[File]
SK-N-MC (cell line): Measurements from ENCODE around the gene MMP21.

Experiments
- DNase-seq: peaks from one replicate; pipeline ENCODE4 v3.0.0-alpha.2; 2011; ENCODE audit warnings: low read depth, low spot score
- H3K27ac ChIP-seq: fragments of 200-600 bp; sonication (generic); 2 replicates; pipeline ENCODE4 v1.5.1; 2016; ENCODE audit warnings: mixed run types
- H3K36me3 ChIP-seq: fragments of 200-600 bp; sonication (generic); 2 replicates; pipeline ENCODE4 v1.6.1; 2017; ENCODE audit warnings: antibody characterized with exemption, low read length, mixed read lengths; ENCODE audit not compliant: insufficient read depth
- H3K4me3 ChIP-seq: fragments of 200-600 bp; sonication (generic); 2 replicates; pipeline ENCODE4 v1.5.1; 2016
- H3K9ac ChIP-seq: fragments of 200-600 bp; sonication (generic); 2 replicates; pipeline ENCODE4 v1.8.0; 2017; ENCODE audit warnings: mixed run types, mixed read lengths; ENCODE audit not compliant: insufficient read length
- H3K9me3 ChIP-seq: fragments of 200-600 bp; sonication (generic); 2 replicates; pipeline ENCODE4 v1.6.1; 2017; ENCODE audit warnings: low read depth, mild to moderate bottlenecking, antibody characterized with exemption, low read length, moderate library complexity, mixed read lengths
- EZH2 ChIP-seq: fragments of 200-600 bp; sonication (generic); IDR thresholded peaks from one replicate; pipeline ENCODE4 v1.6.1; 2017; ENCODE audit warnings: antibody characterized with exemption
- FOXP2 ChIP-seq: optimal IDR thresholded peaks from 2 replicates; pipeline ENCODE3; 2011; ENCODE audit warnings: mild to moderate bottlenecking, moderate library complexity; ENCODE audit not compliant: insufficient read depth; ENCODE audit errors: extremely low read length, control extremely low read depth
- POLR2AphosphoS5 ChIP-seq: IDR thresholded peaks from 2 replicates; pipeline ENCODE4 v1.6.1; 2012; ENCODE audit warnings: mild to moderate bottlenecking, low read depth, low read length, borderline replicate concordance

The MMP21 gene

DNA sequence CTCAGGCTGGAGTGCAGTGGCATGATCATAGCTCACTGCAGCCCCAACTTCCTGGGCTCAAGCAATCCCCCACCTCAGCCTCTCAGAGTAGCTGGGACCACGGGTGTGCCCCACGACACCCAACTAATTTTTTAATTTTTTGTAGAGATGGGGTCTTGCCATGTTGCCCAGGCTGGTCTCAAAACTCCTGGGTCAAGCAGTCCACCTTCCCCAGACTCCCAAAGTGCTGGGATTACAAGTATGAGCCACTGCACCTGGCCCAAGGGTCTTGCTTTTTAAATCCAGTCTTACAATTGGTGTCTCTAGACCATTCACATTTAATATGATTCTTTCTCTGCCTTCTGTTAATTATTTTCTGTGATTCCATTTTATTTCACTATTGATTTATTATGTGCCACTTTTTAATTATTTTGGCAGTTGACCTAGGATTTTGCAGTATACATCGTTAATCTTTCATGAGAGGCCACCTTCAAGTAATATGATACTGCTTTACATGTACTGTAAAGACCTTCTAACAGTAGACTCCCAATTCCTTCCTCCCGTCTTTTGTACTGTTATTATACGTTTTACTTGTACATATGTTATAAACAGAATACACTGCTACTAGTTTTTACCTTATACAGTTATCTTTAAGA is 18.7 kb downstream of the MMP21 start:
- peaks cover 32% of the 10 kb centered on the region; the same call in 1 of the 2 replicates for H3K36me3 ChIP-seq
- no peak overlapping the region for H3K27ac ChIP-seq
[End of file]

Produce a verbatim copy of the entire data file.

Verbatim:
SK-N-MC (cell line): Measurements from ENCODE around the gene MMP21.

Experiments
- DNase-seq: peaks from one replicate; pipeline ENCODE4 v3.0.0-alpha.2; 2011; ENCODE audit warnings: low read depth, low spot score
- H3K27ac ChIP-seq: fragments of 200-600 bp; sonication (generic); 2 replicates; pipeline ENCODE4 v1.5.1; 2016; ENCODE audit warnings: mixed run types
- H3K36me3 ChIP-seq: fragments of 200-600 bp; sonication (generic); 2 replicates; pipeline ENCODE4 v1.6.1; 2017; ENCODE audit warnings: antibody characterized with exemption, low read length, mixed read lengths; ENCODE audit not compliant: insufficient read depth
- H3K4me3 ChIP-seq: fragments of 200-600 bp; sonication (generic); 2 replicates; pipeline ENCODE4 v1.5.1; 2016
- H3K9ac ChIP-seq: fragments of 200-600 bp; sonication (generic); 2 replicates; pipeline ENCODE4 v1.8.0; 2017; ENCODE audit warnings: mixed run types, mixed read lengths; ENCODE audit not compliant: insufficient read length
- H3K9me3 ChIP-seq: fragments of 200-600 bp; sonication (generic); 2 replicates; pipeline ENCODE4 v1.6.1; 2017; ENCODE audit warnings: low read depth, mild to moderate bottlenecking, antibody characterized with exemption, low read length, moderate library complexity, mixed read lengths
- EZH2 ChIP-seq: fragments of 200-600 bp; sonication (generic); IDR thresholded peaks from one replicate; pipeline ENCODE4 v1.6.1; 2017; ENCODE audit warnings: antibody characterized with exemption
- FOXP2 ChIP-seq: optimal IDR thresholded peaks from 2 replicates; pipeline ENCODE3; 2011; ENCODE audit warnings: mild to moderate bottlenecking, moderate library complexity; ENCODE audit not compliant: insufficient read depth; ENCODE audit errors: extremely low read length, control extremely low read depth
- POLR2AphosphoS5 ChIP-seq: IDR thresholded peaks from 2 replicates; pipeline ENCODE4 v1.6.1; 2012; ENCODE audit warnings: mild to moderate bottlenecking, low read depth, low read length, borderline replicate concordance

The MMP21 gene

DNA sequence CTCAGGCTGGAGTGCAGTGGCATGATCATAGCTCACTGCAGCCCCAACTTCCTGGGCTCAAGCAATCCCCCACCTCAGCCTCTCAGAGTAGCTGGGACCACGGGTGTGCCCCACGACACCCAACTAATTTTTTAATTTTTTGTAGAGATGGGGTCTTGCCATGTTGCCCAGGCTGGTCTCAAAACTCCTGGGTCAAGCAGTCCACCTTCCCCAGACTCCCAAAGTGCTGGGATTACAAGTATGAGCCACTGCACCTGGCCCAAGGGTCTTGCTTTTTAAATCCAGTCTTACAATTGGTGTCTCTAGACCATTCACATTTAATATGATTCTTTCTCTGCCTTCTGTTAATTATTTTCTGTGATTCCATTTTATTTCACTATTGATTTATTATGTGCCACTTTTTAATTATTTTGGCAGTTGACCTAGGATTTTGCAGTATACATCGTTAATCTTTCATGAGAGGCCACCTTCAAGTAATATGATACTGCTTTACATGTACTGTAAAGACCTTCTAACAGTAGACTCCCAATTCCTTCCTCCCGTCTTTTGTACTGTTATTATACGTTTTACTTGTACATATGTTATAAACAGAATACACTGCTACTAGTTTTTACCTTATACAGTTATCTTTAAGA is 18.7 kb downstream of the MMP21 start:
- peaks cover 32% of the 10 kb centered on the region; the same call in 1 of the 2 replicates for H3K36me3 ChIP-seq
- no peak overlapping the region for H3K27ac ChIP-seq